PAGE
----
• Any other bonus projects announced in class.
Let me know if any of these bonus opportunities sound interesting to you, and we'll define the requirements before you get started.

Late policy

Late assignments will have min(2d - 1, 100) percentage points subtracted from the final grade of the assignment, where d is the number of days late.

Tentative schedule

This schedule is subject to change. Once a pace for the course is established, the rest of the schedule will be fleshed out.

Date Topic


Project 1: A lexer toolkit

  • Due: Tues 29 Sep 2009, 11:59:59pm

In this project, you will implement a lexer toolkit based on generalized regular state machines (GRSM). To make this project feasible, it is recommended that you use derivatives of regular expressions. You will use this toolkit to implement a lexer for S-Expressions.

See the course notes for a description of a GRSM and derivatives of regular expressions.

Your toolkit

Lexer-generators like lex accept rules of the following form:

if    pattern pat matches
while in state state
then  perform action action.

For example, in lex each rule has the form:
<state>  pat  { action }

Your lexer toolkit will need a data structure for encoding these kinds of rules. For example, in Java, you might use:

  class LexRule<A> {
   DA          pattern ;
   Action<A>   action ;

  // DA = Deterministic automaton.
  class DA {
   public DAState initState() ;

  class DAState {
   public boolean isAccepting() ;
   public DAState next(char c) ;

  abstract class Action<A> {
   public A onMatch(String text, LazyList<Character> remainder) ;
An indivdual state in the lexer is a collection of rules, and might be encoded like:
 class LexState <A> {
  // The rules. 
  protected Array<LexRule<A>> rules ;

  // Called if end of stream is reached without a match.
  protected A onMatchFail(String unmatchableText) ;

  public LexState<A>(...) { ... }

  // Executes the action of the rule with the longest match.
  public A match(LazyList<Character> input) {
Next, you will need an embedding of regular expressions to represent patterns. You don't need to parse regular expressions from an input source. Instead, patterns will be encoded directly as the abstract syntax trees of regular expressions. To avoid tedium, this is a good place to embed a domain-specific language for regular expressions. At a minimum, you'll want a structure that looks like:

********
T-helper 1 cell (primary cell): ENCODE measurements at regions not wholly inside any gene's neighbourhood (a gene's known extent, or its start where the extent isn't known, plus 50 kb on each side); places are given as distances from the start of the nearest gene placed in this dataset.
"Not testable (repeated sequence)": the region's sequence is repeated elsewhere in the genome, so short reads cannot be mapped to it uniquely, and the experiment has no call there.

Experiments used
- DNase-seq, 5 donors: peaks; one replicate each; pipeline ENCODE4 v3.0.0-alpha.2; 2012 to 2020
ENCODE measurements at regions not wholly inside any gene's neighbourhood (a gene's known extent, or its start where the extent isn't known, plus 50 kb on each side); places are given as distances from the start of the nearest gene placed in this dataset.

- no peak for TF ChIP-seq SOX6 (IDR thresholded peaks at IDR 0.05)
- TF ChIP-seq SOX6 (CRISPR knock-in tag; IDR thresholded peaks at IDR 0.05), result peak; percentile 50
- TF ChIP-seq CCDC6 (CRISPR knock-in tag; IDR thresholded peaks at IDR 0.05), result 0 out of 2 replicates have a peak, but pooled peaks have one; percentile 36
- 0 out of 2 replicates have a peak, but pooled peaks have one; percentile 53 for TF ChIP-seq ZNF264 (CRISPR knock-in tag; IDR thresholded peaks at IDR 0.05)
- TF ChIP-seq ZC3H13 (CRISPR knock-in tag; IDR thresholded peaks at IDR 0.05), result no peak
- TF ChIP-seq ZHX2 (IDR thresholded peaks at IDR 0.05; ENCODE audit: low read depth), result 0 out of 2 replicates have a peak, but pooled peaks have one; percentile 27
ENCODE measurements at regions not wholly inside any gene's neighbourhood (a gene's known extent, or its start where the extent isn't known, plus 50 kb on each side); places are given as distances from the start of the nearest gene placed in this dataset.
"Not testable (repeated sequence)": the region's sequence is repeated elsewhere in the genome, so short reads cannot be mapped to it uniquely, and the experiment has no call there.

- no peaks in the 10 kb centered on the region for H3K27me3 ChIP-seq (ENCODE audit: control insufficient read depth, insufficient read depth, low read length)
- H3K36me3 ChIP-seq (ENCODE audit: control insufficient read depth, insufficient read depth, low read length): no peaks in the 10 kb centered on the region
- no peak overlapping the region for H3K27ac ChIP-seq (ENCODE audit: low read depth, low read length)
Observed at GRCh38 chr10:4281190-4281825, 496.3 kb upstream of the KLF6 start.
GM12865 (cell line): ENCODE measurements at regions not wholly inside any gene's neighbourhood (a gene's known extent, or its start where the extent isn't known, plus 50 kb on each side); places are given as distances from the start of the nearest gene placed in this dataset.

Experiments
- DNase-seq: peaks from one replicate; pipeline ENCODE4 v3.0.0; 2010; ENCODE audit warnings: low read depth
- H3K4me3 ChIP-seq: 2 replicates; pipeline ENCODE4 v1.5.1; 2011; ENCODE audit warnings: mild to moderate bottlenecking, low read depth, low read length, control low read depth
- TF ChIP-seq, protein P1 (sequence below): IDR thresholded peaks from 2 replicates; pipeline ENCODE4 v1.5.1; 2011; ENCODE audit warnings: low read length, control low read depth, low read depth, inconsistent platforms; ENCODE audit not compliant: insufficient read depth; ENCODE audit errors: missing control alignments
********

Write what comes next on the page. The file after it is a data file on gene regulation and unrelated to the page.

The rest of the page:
abstract class RegExp {
  // All regexps need to be convertible to DA's for matching.
  public DA toDA() ;

 // Empty set:
 class NullSet extends RegExp {

 // Empty string:
 class Blank extends RegExp {

 // Single character:
 class Char extends RegExp {
  public Char(char c) { ... } 
 // r1 r2 ==> new Seq(r1,r2)
 class Seq extends RegExp {
  public Seq (RegExp first, RegExp second) { ... }

 // r1 | r2 ==> new Alt(r1,r2)
 class Alt extends RegExp {
  public Seq (RegExp choice1, RegExp choice2) { ... }

 // r* ==> new Rep(r)
 class Rep extends RegExp {
  public Rep (RegExp pat) { ... }

Lexical specification for S-Expressions

S-Expressions have comments, whitespace, parentheses, quoting symbols, symbols, integers, characters, booleans and strings.

  • Comments begin with a semicolon ; and end in a newline, and should be ignored.
  • A character sequence starting with #! and ending with !# should also be ignored as a comment. These "hash-bang" comments are allowed to properly nest, so that #! foo #! bar !# baz !# is a comment.
  • Whitespace can be a newline, carriage return, space or tab character, and should be ignored.
  • A left parenthesis ( should be lexed as the token (left-parenthesis).
  • A right parenthesis ) should be lexed as the token (right-parenthesis).
  • A left bracket [ should be lexed as the token (left-bracket).
  • A right bracket ] should be lexed as the token (right-bracket).
  • A backtick quote ` should be lexed as (backtick).
  • A regular quote ' should be lexed as (tick).
  • A comma , should be lexed as (comma).
  • A unsplicing comma ,@ should be lexed as (comma-unsplice).
  • An integer (-)?[0-9]+ should be lexed as (integer integer-value)
  • A character has the form #\char-name, and should be lexed as (char char-name); char-name may be any character allowed in integers and symobols, and uses the following mapping otherwise:
    space space
    newline newline
    tab tab
    ( left-parenthesis
    ) right-parenthesis
    [ left-bracket
    ] right-bracket
    ` backtick
    ' tick
    " doublequote
    , comma
    For example, the token #\" would be lexed as (char doublequote).
  • A string begins with " and ends with ". The double quote character may appear in a string by being escaped with \. The \ character may be escaped with itself. The sequence \n is interpreted as a newline character. Strings may be spread across multiple lines. A string should be lexed as (text (character-list)), where character-list should contain the characters inside the string based on zero or more repetitions of (char char-name). For example:
    would lex into (text ((char f) (char o) (char o) (char newline) (char b) (char a) (char r))).
  • A boolean is either #t or #f, and should be lexed as (boolean boolean-value), where boolean-value is either true or false.
  • A symbol is any sequence of characters which does not qualify as another lexical item, and should be lexed as (symbol (character-list))
For this project, the lexer will just output a sequence of tokens to stdout, separated by newlines. For example:
  scheme $0 $@ #! run scheme      !#
  exit         #! quit the script !#

  (define (id x)
   ; Return the result.

  (id 3)
would produce:
  (symbol ((char d) (char e) (char f) (char i) (char n) (char e)))
  (symbol ((char i) (char d)))
  (symbol ((char x)))
  (symbol ((char x)))
  (symbol ((char i) (char d)))
  (integer 3)


  • A short README document describing the architecture of your lexer toolkit, including what works, what doesn't work, and what almost works. To cover your a**, include any reasonable assumptions you made about the project description.
  • Readable, well-commented code.